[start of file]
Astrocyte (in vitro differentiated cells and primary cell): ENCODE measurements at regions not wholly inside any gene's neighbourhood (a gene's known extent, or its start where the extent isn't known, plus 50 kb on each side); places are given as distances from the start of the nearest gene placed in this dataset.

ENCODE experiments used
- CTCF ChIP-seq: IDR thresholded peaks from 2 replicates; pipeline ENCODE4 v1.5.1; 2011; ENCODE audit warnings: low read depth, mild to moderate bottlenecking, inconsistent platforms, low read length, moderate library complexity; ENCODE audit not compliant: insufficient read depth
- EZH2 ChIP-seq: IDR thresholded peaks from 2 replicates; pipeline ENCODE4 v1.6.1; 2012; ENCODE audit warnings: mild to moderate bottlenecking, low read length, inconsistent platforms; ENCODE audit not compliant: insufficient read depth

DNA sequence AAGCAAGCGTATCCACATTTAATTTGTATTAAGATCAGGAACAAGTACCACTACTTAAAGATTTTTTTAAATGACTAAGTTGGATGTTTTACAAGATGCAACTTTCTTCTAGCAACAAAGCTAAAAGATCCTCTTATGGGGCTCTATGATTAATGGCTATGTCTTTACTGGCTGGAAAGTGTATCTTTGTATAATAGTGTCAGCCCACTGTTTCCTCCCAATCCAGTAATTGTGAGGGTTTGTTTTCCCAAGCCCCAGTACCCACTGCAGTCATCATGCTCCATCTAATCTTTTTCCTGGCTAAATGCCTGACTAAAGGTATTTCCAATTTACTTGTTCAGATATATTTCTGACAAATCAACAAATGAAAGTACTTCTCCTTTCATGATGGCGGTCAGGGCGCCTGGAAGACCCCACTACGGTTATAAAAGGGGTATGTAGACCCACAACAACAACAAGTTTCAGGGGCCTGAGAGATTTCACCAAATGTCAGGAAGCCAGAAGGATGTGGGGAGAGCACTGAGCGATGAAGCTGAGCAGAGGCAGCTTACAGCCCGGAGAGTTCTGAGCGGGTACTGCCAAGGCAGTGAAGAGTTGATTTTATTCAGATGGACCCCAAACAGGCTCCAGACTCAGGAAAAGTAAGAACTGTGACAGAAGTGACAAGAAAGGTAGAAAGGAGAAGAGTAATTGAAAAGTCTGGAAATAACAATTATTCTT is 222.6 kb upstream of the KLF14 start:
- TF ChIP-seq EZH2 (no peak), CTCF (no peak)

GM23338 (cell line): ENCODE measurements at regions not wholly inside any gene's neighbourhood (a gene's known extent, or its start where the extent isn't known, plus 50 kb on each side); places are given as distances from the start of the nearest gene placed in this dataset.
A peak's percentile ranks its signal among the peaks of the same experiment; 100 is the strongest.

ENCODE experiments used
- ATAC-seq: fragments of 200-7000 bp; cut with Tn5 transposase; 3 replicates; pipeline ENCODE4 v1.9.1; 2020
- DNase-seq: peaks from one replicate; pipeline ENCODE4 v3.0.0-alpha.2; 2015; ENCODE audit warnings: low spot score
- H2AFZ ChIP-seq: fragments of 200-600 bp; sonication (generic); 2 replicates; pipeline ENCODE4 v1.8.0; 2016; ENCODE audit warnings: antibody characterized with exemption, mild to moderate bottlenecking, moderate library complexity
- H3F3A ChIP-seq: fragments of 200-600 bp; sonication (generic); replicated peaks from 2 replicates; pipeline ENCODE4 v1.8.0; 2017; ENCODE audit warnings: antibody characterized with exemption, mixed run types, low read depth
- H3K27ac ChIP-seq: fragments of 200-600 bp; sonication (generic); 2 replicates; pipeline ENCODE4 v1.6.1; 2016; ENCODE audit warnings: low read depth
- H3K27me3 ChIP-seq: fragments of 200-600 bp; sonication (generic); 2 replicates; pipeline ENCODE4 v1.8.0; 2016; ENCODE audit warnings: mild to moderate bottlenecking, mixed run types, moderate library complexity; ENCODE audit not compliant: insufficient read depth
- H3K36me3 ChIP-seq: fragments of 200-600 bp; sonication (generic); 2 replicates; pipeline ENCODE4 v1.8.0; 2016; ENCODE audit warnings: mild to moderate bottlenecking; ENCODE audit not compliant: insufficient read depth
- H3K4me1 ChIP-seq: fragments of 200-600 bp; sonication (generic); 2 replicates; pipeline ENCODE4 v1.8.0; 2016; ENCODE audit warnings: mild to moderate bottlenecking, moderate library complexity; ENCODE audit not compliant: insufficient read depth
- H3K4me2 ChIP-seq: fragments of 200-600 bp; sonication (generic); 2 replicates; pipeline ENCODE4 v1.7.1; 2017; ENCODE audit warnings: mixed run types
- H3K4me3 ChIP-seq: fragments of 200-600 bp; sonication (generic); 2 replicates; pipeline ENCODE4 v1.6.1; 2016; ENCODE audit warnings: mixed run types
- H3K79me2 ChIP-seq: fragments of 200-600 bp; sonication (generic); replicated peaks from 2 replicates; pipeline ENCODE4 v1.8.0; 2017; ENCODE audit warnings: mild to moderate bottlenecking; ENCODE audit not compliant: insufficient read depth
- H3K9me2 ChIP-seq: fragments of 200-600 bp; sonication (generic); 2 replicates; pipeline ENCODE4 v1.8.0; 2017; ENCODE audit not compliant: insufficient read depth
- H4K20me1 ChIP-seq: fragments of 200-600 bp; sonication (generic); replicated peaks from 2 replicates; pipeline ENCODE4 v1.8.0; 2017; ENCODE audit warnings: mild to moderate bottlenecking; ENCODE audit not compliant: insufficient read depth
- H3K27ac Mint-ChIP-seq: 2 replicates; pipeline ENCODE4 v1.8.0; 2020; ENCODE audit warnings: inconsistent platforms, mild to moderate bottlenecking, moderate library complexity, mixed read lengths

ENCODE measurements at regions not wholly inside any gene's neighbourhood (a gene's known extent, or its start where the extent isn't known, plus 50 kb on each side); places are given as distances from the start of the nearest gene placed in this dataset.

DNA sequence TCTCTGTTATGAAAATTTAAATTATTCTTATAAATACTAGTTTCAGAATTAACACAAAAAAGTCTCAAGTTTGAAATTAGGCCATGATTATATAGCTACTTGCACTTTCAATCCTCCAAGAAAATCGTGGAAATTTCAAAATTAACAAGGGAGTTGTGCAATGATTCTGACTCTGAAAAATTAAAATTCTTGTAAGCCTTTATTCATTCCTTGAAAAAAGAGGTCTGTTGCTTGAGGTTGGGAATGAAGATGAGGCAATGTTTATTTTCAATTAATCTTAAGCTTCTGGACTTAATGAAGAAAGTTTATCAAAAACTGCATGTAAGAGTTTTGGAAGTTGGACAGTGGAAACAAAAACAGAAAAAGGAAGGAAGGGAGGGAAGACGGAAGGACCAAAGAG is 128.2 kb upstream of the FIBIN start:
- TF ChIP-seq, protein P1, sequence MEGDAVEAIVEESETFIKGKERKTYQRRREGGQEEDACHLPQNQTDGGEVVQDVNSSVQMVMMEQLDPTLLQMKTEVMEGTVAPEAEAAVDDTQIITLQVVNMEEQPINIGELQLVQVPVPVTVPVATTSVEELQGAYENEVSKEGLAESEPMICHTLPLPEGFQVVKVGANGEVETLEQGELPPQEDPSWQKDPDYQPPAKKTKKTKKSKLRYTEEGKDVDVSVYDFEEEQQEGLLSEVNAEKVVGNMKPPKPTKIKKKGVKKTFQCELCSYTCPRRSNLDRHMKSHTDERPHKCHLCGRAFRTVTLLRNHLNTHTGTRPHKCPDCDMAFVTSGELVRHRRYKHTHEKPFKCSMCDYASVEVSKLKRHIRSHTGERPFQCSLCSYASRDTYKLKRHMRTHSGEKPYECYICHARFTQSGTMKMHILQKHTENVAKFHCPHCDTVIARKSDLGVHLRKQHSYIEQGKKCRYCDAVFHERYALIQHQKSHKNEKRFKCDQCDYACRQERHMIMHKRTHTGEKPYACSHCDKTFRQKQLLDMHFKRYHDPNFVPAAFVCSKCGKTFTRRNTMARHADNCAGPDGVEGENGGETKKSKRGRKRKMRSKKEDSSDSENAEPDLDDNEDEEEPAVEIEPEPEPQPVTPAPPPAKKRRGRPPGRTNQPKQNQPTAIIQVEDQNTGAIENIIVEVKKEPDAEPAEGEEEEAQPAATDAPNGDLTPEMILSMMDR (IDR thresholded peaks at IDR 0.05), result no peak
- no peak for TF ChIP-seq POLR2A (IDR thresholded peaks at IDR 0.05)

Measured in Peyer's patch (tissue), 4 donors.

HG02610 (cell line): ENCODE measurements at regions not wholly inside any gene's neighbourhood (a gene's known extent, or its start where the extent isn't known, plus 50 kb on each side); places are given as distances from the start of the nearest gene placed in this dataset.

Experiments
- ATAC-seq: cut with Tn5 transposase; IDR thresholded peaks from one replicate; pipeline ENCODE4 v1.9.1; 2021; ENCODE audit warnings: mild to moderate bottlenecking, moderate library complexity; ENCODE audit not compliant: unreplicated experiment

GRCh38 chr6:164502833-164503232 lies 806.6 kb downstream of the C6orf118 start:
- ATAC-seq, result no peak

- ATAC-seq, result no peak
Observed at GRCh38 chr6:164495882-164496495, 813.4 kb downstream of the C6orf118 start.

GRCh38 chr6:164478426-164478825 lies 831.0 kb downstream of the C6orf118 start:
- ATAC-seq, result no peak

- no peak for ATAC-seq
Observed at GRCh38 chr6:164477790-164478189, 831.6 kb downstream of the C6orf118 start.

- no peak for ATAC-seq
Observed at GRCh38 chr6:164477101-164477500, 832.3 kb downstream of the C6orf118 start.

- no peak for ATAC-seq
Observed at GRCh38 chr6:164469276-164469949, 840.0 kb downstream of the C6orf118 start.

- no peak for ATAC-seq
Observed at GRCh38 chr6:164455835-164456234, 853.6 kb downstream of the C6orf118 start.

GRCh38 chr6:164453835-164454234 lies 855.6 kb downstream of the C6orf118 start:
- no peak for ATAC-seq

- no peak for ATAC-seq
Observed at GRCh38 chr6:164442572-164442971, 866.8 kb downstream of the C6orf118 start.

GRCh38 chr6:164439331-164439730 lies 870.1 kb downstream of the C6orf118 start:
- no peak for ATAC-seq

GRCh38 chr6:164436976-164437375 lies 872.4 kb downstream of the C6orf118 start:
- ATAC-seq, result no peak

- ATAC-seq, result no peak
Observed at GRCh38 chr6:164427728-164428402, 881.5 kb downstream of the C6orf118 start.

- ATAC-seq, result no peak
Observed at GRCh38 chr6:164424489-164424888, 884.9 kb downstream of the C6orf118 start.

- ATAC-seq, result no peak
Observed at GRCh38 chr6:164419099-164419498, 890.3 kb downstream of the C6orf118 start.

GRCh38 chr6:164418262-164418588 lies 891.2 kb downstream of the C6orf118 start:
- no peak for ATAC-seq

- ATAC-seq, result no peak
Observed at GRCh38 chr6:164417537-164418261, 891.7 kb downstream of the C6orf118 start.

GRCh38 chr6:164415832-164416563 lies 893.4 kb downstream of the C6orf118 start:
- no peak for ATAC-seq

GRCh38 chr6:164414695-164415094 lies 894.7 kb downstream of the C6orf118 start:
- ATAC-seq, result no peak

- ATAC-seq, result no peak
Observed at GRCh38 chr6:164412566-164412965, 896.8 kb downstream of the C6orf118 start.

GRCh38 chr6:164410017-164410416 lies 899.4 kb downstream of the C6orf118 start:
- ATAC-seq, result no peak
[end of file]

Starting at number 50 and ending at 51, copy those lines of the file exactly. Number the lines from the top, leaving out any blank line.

GRCh38 chr6:164439331-164439730 lies 870.1 kb downstream of the C6orf118 start:
- no peak for ATAC-seq